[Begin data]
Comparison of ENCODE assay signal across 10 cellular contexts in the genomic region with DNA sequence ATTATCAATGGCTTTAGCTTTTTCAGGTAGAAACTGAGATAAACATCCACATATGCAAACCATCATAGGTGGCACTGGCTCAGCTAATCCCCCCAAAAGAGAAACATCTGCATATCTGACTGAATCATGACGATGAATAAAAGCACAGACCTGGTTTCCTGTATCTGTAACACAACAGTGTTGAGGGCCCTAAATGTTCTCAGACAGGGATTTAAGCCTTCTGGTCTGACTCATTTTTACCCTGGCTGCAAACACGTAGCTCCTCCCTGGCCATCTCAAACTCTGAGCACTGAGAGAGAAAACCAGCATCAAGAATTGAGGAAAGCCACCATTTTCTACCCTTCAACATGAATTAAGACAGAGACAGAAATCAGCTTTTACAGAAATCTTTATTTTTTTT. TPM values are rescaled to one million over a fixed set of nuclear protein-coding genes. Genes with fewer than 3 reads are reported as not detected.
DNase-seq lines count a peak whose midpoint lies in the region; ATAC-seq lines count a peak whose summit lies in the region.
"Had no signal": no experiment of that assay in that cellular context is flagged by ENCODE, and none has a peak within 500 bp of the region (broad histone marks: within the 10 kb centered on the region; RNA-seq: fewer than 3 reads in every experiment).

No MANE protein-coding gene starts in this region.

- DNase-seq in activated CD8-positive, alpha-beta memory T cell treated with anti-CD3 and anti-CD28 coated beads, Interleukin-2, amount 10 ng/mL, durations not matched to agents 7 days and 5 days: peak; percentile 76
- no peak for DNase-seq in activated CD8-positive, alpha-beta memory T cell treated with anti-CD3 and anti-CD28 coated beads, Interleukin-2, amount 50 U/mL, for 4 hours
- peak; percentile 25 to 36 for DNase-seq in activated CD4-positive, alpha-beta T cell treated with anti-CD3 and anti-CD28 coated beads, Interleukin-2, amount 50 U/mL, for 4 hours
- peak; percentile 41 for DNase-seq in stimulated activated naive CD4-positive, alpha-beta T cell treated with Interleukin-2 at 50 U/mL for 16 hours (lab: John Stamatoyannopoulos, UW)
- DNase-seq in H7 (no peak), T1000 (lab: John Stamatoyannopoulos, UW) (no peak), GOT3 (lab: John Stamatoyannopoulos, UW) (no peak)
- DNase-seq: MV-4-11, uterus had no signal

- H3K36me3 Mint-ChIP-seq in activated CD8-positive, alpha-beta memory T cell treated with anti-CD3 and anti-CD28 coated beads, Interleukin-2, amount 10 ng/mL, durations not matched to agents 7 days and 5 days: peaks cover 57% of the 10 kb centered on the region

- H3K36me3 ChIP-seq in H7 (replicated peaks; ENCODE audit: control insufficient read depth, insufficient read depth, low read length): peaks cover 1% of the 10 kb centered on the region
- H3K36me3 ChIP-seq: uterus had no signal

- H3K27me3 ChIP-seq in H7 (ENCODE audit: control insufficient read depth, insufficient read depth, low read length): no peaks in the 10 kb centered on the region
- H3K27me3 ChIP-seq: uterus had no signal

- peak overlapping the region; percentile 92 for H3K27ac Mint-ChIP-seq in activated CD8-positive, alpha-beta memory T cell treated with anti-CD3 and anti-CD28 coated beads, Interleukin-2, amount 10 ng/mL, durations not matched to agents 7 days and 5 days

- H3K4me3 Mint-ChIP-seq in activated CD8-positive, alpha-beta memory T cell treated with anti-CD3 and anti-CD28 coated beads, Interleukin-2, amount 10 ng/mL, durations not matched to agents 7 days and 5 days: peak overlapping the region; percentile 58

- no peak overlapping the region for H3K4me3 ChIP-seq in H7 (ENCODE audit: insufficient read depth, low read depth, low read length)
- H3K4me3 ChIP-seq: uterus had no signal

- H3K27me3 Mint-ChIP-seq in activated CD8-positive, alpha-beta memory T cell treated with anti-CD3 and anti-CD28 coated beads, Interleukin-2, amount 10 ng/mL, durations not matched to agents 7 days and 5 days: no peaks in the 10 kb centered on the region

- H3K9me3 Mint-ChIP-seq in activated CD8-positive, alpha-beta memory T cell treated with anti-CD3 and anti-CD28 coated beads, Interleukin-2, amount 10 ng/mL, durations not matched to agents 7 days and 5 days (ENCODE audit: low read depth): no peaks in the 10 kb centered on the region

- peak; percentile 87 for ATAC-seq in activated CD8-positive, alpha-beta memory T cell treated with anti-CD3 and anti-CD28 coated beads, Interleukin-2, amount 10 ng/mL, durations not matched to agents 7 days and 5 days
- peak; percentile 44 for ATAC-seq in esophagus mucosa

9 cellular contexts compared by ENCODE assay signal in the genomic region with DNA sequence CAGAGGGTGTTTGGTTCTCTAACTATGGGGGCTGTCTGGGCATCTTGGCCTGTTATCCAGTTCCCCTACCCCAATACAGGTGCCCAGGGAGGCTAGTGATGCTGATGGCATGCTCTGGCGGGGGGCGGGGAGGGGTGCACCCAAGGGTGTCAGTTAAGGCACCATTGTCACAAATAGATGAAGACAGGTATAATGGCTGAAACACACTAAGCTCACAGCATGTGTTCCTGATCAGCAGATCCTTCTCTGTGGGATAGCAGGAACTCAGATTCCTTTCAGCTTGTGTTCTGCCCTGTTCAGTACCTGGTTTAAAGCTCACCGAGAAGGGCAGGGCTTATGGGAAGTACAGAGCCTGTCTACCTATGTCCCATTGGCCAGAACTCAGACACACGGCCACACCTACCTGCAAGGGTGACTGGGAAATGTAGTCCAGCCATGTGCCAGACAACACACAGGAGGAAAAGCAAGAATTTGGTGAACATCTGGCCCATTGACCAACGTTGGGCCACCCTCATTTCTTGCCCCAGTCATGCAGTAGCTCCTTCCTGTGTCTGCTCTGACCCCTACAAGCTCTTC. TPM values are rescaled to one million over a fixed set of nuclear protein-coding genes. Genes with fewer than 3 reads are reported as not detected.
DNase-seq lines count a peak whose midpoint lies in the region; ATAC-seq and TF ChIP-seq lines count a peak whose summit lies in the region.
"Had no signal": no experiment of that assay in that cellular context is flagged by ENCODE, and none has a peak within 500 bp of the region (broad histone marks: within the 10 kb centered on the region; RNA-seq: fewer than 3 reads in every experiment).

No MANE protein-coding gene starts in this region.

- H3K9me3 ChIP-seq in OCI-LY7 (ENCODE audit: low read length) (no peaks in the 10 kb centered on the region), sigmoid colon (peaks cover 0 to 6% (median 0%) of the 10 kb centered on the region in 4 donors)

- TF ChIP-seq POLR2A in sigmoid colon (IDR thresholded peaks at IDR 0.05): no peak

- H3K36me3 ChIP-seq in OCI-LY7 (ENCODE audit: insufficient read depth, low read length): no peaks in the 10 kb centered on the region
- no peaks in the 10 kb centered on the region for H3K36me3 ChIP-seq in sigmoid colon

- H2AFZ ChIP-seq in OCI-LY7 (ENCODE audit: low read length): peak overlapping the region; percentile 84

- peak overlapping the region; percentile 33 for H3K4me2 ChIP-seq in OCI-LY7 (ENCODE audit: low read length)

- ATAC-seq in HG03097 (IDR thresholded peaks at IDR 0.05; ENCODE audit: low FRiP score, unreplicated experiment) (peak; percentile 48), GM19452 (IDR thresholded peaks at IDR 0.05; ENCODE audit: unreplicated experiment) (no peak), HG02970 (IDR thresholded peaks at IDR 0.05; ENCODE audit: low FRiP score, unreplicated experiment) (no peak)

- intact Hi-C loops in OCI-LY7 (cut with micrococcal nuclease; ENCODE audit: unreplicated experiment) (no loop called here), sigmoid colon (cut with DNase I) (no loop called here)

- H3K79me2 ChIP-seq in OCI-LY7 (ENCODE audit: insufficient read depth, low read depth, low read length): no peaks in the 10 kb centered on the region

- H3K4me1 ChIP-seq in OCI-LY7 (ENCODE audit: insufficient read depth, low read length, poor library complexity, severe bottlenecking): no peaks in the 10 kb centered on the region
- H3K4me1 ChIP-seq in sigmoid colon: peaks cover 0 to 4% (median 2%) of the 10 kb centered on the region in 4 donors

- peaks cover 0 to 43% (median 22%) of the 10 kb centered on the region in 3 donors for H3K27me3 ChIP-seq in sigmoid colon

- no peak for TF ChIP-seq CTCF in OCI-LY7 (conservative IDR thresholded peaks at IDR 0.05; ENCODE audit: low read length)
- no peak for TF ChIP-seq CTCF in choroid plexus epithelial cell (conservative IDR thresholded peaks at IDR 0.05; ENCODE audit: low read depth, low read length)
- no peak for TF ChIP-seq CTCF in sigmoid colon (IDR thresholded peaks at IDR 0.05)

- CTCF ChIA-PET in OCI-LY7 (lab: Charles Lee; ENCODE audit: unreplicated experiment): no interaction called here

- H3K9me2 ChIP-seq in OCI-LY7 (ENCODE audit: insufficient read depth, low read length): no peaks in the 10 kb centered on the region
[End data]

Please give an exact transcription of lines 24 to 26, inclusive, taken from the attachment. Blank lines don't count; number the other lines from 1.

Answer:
9 cellular contexts compared by ENCODE assay signal in the genomic region with DNA sequence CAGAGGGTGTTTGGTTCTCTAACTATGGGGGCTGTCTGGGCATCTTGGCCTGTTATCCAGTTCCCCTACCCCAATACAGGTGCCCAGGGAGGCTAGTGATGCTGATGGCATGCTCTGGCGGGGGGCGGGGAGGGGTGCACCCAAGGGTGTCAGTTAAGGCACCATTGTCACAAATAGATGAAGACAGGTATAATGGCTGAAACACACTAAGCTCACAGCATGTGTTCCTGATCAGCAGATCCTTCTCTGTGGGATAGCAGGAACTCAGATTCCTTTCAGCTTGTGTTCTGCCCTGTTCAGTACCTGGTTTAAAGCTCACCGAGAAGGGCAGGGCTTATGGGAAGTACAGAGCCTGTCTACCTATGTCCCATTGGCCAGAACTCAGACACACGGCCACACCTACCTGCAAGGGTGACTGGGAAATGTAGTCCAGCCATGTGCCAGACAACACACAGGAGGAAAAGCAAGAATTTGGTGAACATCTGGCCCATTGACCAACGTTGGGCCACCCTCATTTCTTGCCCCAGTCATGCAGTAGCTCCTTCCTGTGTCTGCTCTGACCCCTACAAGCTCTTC. TPM values are rescaled to one million over a fixed set of nuclear protein-coding genes. Genes with fewer than 3 reads are reported as not detected.
DNase-seq lines count a peak whose midpoint lies in the region; ATAC-seq and TF ChIP-seq lines count a peak whose summit lies in the region.
"Had no signal": no experiment of that assay in that cellular context is flagged by ENCODE, and none has a peak within 500 bp of the region (broad histone marks: within the 10 kb centered on the region; RNA-seq: fewer than 3 reads in every experiment).